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Kichline v. Consolidated Rail Corp.

filed: September 11, 1986.

DALE R. KICHLINE, APPELLANT
v.
CONSOLIDATED RAIL CORPORATION, APPELLEE



APPEAL FROM THE UNITED STATES DISTRICT COURT FOR THE EASTERN DISTRICT OF PENNSYLVANIA (D.C. Civil No. 83-3769)

Author: Weis

Before: GIBBONS, WEIS, and SLOVITER, Circuit Judges.

Opinion OF THE COURT

WEIS, Circuit Judge

In this FELA case, plaintiff filed suit more than three years after learning that his pulmonary disease had been aggravated by exposure to diesel fumes in the work place. He continued to work even though he was aware of the harmful effect of the fumes. He alleges that the cause of action did not accrue until his retirement when exposure to the harmful substance ceased. The district court concluded the suit was time barred and granted summary judgment for defendant. We will affirm the district court's ruling on the primary claim, but will remand for further proceedings on the separate cause of action for any aggravation of injury which occurred within the three years preceding the filing of the action.

From October 1946 to November 1982, plaintiff was employed by defendant or its predecessors. He began as a carpenter but for about twenty years, beginning in 1955, he was a diesel mechanic and performed most of his duties outdoors. In 1975, he was transferred to the Bethlehem Engine Terminal, where for seven years he worked inside the diesel shop as an engine inspector.

Plaintiff inspected the locomotives in a maintenance shop that was approximately ninety feet wide and thirty feet high. To complete the tests, it was necessary to have the diesel engine running a substantial part of the time. Plaintiff testified in his deposition that because the ventilation was inadequate, the fumes in the building would become very heavy at times making it difficult to breathe and see. He also stated that in 1976 or 1977 he had complained to his foreman about the heavy concentration of fumes.

In 1978, because he was suffering shortness of breath, plaintiff consulted Dr. Mark I. Koshar. The doctor testified that in addition to cervical arthritis and hypertension, he diagnosed the plaintiff's condition as chronic obstructive pulmonary disease caused by thirty-five years of smoking cigarettes and aggravated by exposure to diesel fumes.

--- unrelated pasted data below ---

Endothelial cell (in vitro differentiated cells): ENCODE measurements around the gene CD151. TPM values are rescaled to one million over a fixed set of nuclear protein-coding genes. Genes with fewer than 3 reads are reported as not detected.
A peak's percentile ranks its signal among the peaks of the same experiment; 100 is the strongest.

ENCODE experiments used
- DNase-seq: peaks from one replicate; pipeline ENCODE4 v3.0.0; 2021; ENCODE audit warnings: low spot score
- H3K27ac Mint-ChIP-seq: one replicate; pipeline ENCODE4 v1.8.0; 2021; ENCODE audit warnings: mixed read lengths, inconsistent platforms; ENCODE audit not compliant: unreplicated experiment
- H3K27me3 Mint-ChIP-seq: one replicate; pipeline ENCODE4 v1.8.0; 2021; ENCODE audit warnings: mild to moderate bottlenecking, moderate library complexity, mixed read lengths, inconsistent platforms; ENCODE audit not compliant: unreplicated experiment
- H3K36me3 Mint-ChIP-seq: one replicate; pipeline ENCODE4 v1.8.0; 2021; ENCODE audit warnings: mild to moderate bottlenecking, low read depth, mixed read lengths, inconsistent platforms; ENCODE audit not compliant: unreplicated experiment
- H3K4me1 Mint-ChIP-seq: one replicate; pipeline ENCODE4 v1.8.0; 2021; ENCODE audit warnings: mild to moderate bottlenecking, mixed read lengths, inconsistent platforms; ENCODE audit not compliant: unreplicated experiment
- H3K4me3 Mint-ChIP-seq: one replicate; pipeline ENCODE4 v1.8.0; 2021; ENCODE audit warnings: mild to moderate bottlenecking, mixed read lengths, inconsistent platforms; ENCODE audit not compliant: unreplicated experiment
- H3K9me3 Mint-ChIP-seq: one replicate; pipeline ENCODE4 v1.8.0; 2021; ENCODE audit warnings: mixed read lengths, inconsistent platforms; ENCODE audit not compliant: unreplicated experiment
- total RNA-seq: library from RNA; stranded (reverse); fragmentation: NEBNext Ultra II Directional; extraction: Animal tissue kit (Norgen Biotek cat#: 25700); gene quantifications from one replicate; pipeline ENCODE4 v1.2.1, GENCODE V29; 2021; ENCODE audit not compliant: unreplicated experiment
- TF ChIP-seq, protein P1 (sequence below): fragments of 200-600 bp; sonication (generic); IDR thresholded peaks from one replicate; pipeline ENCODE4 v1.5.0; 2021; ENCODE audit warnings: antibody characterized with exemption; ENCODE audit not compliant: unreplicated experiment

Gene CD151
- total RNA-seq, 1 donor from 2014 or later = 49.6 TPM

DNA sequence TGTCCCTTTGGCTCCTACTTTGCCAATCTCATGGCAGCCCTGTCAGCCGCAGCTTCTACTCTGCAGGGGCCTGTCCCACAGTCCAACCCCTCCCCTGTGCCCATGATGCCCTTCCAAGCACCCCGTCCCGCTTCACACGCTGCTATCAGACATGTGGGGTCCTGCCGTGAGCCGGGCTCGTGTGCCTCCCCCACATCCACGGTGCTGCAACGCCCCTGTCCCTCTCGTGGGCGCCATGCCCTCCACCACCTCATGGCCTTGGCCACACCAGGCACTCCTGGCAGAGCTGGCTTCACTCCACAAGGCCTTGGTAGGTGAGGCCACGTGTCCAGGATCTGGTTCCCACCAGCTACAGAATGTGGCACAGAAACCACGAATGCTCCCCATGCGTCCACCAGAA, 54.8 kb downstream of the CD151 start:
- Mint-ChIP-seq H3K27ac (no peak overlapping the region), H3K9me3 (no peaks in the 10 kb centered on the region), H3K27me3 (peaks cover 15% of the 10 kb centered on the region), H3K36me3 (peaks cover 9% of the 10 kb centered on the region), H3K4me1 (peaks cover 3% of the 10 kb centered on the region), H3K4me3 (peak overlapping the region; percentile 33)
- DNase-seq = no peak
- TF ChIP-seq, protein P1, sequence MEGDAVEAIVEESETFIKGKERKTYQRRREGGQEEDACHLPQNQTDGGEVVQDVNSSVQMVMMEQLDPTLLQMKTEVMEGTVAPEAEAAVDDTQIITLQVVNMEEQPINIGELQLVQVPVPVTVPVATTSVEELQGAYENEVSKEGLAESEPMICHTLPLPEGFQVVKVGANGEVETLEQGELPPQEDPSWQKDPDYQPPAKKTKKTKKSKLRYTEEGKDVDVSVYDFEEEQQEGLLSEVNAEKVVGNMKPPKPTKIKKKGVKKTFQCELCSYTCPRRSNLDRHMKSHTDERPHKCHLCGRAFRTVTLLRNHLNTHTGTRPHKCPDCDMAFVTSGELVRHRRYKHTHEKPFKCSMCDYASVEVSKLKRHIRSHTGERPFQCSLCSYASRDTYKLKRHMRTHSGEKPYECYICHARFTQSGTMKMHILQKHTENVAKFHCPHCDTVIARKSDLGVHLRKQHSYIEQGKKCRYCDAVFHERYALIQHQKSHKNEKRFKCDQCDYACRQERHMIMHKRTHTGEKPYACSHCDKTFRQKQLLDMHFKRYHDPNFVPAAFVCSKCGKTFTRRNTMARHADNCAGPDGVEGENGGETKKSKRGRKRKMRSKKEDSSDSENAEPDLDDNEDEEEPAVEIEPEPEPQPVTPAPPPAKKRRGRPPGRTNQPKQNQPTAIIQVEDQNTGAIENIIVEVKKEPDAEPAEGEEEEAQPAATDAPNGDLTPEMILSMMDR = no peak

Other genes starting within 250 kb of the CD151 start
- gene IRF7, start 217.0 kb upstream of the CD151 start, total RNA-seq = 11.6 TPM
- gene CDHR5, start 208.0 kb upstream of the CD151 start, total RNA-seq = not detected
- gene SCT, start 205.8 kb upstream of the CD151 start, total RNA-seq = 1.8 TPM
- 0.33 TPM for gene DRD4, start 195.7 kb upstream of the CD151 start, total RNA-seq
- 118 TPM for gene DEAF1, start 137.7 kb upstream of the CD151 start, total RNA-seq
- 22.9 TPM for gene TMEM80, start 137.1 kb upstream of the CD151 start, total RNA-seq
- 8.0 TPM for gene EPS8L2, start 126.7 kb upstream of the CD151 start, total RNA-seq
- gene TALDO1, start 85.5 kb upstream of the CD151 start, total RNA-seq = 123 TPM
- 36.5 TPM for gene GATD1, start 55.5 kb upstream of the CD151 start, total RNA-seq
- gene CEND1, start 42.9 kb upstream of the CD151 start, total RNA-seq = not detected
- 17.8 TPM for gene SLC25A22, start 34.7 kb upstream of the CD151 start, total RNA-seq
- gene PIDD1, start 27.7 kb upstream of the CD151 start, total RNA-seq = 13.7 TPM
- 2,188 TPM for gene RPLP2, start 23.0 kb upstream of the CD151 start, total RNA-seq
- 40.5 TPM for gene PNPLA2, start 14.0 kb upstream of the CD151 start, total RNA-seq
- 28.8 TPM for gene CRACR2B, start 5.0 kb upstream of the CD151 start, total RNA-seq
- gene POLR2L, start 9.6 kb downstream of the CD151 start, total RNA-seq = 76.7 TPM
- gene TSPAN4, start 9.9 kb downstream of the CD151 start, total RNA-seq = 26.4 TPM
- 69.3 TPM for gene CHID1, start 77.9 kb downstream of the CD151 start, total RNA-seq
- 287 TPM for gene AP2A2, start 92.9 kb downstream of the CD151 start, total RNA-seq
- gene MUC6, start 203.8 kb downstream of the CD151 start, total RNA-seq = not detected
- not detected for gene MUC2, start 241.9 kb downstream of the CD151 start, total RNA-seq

The doctor was aware form the beginning that plaintiff was a diesel mechanic, and consequently advised him that he would be well-served by avoiding pollutants, fumes, and other chemical exposures. A note in the doctor's record of May 22, 1980 gave the results of pulmonary function studies and stated that a nurse had told plaintiff to avoid pollutants.

Plaintiff consulted a pulmonary specialist in August 1978, who wrote to Dr. Koshar and confirmed his diagnosis of chronic obstructive pulmonary disease. Plaintiff testified that Dr. Kenneth Wildrick Associates, the pulmonary specialists, "gave [him] a verbal warning that diesel fumes certainly was detrimental to [his] health." He estimated that he received this warning in 1979, but the letter from the specialist to Dr. Koshar established that the consultation occurred in August 1978.

Although plaintiff believed his doctors' admonition took place in 1979, he conceded that he was told to stay away from diesel fumes, but nevertheless continued to work until November 1982. He brought this action under the Federal Employers' Liability Act on August 3, 1983.

Defendant moved for summary judgment alleging the suit was barred by the Act's three-year statute of limitations. Based on the deposition, the district court concluded that there was no dispute about the critical facts: the plaintiff's condition had been diagnosed in 1978 and he had been told to avoid diesel fumes in either 1978 or 1979. Hence, because plaintiff knew both of his injury and its causal connection no later than 1979, the district court decided the suit filed in 1983 was beyond the applicable three-year limitation.

The district court also stated that there was no evidence to show that after learning of his condition plaintiff informed his supervisor that his illness was caused or aggravated by the working environment. Nor did plaintiff request reassignment to a different position or special equipment to reduce his exposure to pollutants.

On appeal, plaintiff contends that summary judgment was inappropriate because an issue of material fact exists -- when his doctors told him of the danger of diesel fumes. He asserts the doctors were unable to pinpoint the specific occasion when they advised him to avoid pollutants. Plaintiff further contends the limitation ...


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